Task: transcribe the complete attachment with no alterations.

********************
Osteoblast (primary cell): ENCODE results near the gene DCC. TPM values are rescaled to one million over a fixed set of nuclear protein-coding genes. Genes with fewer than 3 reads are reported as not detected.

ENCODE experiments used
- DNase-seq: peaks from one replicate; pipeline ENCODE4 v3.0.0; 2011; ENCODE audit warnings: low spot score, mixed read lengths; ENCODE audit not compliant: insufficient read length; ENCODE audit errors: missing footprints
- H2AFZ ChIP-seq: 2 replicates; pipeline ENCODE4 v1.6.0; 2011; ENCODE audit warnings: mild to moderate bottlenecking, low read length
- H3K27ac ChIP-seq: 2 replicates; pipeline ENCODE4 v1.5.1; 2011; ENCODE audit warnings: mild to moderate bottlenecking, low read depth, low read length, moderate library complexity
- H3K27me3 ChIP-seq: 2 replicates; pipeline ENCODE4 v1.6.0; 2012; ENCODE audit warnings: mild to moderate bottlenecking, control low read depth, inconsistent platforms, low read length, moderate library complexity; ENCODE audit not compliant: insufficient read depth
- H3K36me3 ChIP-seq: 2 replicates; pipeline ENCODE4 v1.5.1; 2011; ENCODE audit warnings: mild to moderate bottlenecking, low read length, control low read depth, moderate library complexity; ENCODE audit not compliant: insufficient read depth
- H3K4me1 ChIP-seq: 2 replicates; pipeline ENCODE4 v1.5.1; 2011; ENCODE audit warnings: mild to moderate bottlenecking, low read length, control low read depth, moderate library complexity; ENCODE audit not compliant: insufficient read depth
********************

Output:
Osteoblast (primary cell): ENCODE results near the gene DCC. TPM values are rescaled to one million over a fixed set of nuclear protein-coding genes. Genes with fewer than 3 reads are reported as not detected.

ENCODE experiments used
- DNase-seq: peaks from one replicate; pipeline ENCODE4 v3.0.0; 2011; ENCODE audit warnings: low spot score, mixed read lengths; ENCODE audit not compliant: insufficient read length; ENCODE audit errors: missing footprints
- H2AFZ ChIP-seq: 2 replicates; pipeline ENCODE4 v1.6.0; 2011; ENCODE audit warnings: mild to moderate bottlenecking, low read length
- H3K27ac ChIP-seq: 2 replicates; pipeline ENCODE4 v1.5.1; 2011; ENCODE audit warnings: mild to moderate bottlenecking, low read depth, low read length, moderate library complexity
- H3K27me3 ChIP-seq: 2 replicates; pipeline ENCODE4 v1.6.0; 2012; ENCODE audit warnings: mild to moderate bottlenecking, control low read depth, inconsistent platforms, low read length, moderate library complexity; ENCODE audit not compliant: insufficient read depth
- H3K36me3 ChIP-seq: 2 replicates; pipeline ENCODE4 v1.5.1; 2011; ENCODE audit warnings: mild to moderate bottlenecking, low read length, control low read depth, moderate library complexity; ENCODE audit not compliant: insufficient read depth
- H3K4me1 ChIP-seq: 2 replicates; pipeline ENCODE4 v1.5.1; 2011; ENCODE audit warnings: mild to moderate bottlenecking, low read length, control low read depth, moderate library complexity; ENCODE audit not compliant: insufficient read depth